Mesa Is About To Crack 2.7 Million Lines
Written by Michael Larabel in Mesa on 29 April 2019 at 09:45 AM EDT. 8 Comments
MESA --
With Mesa 19.1 due to see its code branched this week and that marks the start of the feature freeze and release dance ahead of the official debut in late May, here are some development stats for the current state of the Mesa3D code-base.

Mesa as of this morning is up to 110,452 commits from more than 900 different developers. In the Git repository are more than 6,300 files consisting of nearly 2.7 million lines -- primarily of code but also documentation, build system scripts, etc.


So far this year Mesa has seen 2,507 commits adding 173k lines of code while removing 85k lines. If current development trends continue for the rest of the year, Mesa will see similar commits for 2019 as it did for 2018, which is actually less than the 10~11k commits seen in 2016 and 2017 as well as some points earlier.

The most prolific contributors to Mesa this year so far include:

Jason Ekstrand - Intel, primarily developing the ANV Vulkan driver as well as making NIR improvements.
Alyssa Rosenzweig - Lead developer on the Panfrost Gallium3D driver that is now in Mesa Git.
Kenneth Graunke - Intel developer, primarily working these days on the new Iris Gallium3D driver merged earlier this year.
Samuel Pitoiset - Valve developer primarily contributing to RadeonSI and RADV while formerly working on Nouveau.
Eric Anholt - Broadcom VC4/V3D developer.
Marek Olšák - AMD developer, lead RadeonSI contributor.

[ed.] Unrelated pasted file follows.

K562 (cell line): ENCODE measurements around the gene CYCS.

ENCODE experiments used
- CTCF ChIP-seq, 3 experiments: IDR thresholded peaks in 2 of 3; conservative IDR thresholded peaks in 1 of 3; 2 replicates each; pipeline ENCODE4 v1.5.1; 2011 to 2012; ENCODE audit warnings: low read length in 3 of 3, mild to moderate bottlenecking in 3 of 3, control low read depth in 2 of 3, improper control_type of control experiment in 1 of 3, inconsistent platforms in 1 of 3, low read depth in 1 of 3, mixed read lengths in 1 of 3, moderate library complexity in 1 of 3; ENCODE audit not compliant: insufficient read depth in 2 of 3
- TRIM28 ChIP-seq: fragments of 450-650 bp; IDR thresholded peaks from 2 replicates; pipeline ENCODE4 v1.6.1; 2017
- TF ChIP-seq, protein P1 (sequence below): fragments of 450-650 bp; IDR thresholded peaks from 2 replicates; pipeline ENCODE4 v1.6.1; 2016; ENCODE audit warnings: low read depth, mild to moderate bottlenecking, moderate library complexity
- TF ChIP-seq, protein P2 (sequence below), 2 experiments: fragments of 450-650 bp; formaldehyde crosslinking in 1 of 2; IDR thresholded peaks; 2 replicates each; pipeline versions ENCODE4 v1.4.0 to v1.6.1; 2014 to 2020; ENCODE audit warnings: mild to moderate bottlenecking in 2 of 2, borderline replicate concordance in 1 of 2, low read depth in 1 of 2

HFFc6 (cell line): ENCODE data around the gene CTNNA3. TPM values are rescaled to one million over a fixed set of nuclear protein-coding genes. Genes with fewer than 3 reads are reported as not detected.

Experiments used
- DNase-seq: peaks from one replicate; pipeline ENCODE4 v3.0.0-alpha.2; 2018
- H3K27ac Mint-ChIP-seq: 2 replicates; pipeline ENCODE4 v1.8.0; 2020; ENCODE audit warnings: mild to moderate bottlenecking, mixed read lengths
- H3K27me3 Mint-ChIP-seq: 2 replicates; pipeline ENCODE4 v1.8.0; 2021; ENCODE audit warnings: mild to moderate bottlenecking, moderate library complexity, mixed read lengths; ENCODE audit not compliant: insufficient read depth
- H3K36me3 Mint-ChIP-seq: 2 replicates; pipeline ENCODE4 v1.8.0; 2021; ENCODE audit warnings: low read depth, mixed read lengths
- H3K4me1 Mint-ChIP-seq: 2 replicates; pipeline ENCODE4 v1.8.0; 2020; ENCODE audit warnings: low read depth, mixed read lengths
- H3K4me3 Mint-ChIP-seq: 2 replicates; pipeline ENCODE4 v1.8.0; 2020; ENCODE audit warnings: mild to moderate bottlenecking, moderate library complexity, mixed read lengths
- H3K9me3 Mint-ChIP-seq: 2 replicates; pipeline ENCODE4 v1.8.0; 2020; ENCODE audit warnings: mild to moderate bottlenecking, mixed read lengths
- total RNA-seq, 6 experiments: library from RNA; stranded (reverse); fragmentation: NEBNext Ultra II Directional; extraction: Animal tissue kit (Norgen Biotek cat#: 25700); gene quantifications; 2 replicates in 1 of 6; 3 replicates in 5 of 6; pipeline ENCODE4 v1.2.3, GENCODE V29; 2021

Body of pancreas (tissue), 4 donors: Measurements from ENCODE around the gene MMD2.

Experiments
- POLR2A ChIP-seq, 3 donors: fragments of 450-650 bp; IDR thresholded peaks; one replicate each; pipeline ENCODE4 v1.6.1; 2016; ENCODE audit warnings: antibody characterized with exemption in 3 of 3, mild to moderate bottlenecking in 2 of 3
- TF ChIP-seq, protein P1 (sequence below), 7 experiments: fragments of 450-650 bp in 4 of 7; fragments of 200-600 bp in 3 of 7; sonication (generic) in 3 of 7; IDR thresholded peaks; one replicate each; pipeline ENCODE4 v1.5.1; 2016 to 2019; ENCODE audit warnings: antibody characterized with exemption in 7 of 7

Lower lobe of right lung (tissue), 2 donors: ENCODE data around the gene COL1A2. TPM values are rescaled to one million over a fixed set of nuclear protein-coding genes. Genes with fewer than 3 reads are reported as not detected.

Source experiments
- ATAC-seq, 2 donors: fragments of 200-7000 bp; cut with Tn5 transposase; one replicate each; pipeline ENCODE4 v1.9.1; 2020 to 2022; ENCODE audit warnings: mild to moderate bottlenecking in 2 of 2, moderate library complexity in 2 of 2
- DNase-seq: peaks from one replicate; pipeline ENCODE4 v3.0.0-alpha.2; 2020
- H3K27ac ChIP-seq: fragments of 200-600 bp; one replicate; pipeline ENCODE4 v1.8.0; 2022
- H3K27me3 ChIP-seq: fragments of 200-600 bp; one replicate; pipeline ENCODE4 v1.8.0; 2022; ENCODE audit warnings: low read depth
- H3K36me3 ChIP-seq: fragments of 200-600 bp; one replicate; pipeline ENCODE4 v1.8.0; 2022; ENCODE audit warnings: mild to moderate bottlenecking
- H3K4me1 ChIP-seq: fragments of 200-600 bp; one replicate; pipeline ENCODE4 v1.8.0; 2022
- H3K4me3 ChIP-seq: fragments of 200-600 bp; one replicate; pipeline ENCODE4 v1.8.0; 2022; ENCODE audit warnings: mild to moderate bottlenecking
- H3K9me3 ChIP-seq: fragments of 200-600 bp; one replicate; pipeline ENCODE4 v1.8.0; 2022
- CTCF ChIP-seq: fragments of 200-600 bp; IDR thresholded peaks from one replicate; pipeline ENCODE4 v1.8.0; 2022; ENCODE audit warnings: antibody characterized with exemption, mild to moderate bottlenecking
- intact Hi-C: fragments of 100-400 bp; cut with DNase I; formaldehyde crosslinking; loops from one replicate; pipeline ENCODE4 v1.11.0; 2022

Mesa has seen commits from 138 different developers so far this year.


Thanks to the merging of Panfrost Gallium3D, Iris Gallium3D driver, and other driver work, Mesa will soon crack 2.7 million lines!

Look for the Mesa 19.1 branching and initial release candidate to be out before week's end while the stable release to happen around the end of May.

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Michael Larabel is the principal author of Phoronix.com and founded the site in 2004 with a focus on enriching the Linux hardware experience. Michael has written more than 10,000 articles covering the state of Linux hardware support, Linux performance, graphics drivers, and other topics. Michael is also the lead developer of the Phoronix Test Suite, Phoromatic, and OpenBenchmarking.org automated benchmarking software. He can be followed via Twitter or contacted via MichaelLarabel.com.

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